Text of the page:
A History of the County of Lancaster: Volume 5. Originally published by Victoria County History, London, 1911.
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This township stretches for about 2 miles along the north bank of" the rich valley of the Irk, and has an area of 1,930 acres. (fn. 1) The highest point, nearly 500ft., is on the northern border; from this the higher ground stretches south-east towards the centre, with a valley to the north, through which Langley Brook flows west to the Roch, and another valley to the east, through which Whit Brook and another flow south from Hopwood to the Irk. The portion of the township to the north-east of the latter brook is called Boarshaw. Hebers and Langley occupy the northern part of the township; Bowler and Rhodes the western; Woodside is in the centre; and Middleton with its church, and formerly its hall, grew up in the angle between the Irk and Whit Brook. On the other side of the Irk is Tonge, now incorporated with Middleton. The population in 1901 was 25,178. (fn. 2)
The principal road is the 'new road' from Manchester to Rochdale, which crosses the Irk by a bridge, and passes northward through the town to the west of the church, and is there called Long Street. Outside the town a branch of it runs north-west and north to Heywood. Another road to Heywood runs near the west and north-west border. The other principal road is the Manchester road from the west through Rhodes, keeping near the Irk, and joining the Rochdale road to the south-west of the church. It continues eastward, through the Market Place, and then divides, going south and east into Tonge, and north-east to Thornham. The Lancashire and Yorkshire Company's railway from Manchester to Rochdale, and the canal between the same places, pass through the extreme north-east part of the township. There are light railways along the roads from Rhodes to Tonge and Oldham, and from Middleton to Rochdale. The town is also connected with Manchester and other places by electric tramways.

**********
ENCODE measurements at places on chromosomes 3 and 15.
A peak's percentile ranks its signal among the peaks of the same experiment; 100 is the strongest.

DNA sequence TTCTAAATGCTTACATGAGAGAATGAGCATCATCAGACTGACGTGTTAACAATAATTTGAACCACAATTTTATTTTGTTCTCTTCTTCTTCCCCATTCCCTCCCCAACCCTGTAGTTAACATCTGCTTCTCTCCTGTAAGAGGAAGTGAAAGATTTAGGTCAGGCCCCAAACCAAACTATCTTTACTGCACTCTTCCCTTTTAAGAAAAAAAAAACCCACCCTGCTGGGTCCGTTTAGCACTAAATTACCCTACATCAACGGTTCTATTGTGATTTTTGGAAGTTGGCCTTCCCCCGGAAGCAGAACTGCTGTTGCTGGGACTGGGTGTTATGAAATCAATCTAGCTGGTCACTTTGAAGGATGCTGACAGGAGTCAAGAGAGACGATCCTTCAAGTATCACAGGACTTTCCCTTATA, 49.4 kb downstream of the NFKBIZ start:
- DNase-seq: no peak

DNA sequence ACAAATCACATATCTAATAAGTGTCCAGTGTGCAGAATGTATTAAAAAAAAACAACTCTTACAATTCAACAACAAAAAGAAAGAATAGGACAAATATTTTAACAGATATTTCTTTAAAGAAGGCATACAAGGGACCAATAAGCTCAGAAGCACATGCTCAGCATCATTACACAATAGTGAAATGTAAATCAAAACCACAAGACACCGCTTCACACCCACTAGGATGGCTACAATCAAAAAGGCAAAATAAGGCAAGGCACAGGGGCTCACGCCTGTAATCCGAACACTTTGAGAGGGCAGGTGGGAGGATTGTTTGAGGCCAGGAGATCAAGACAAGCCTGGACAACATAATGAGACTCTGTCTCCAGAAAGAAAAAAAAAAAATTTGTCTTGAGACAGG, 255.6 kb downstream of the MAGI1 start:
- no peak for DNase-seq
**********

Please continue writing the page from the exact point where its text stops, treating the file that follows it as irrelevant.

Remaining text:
In 1840 the town was described as 'situated in a fertile vale, skirted by rising grounds, well cultivated and rendered pleasant by groves of trees; a narrow steep ridge of sandy soil extends along the eastern side of the place, and a large number of the buildings have been erected on the summit and slope of this hill; a considerable number of cottages which may be considered a part of the town are on the sides and at the foot of the western and eastern banks of the eminence.' (fn. 3) There was formerly a medicinal well, commemorated by the name Spaw.
The curfew bell is still rung at ten o'clock. (fn. 4)
The Boar's Head Inn, on the west side of the Rochdale road, is a picturesque black and white timber building on a stone base, with three gables to the street filled with quatrefoil ornament. The timber framing is plain, consisting of uprights and horizontal cross pieces, and the gables are without barge-boards; but the whole presents a very charming appearance, the roofs retaining the old stone slates and the restoration of the building having been effected in a manner so as to preserve all the characteristic features of the old work. At the north end is a later addition (fn. 5) in brick with a good 18th-century window and doorway. A stone in the cellar of the inn bears the date 1632. The building is the property of the Corporation.
The annual rush-bearing or wakes are held on the last Saturday but one in August. A mock mayor was formerly chosen on Easter Tuesday. (fn. 6)
The hearth tax return of 1666 shows that there were here 113 hearths liable. The largest dwellings were those of Lady Anne Assheton with eighteen hearths; Mr. Simmonds, fourteen; Richard Hilton the younger, ten; Susan Wrigley, nine; and Isaac Walkden, six. (fn. 7)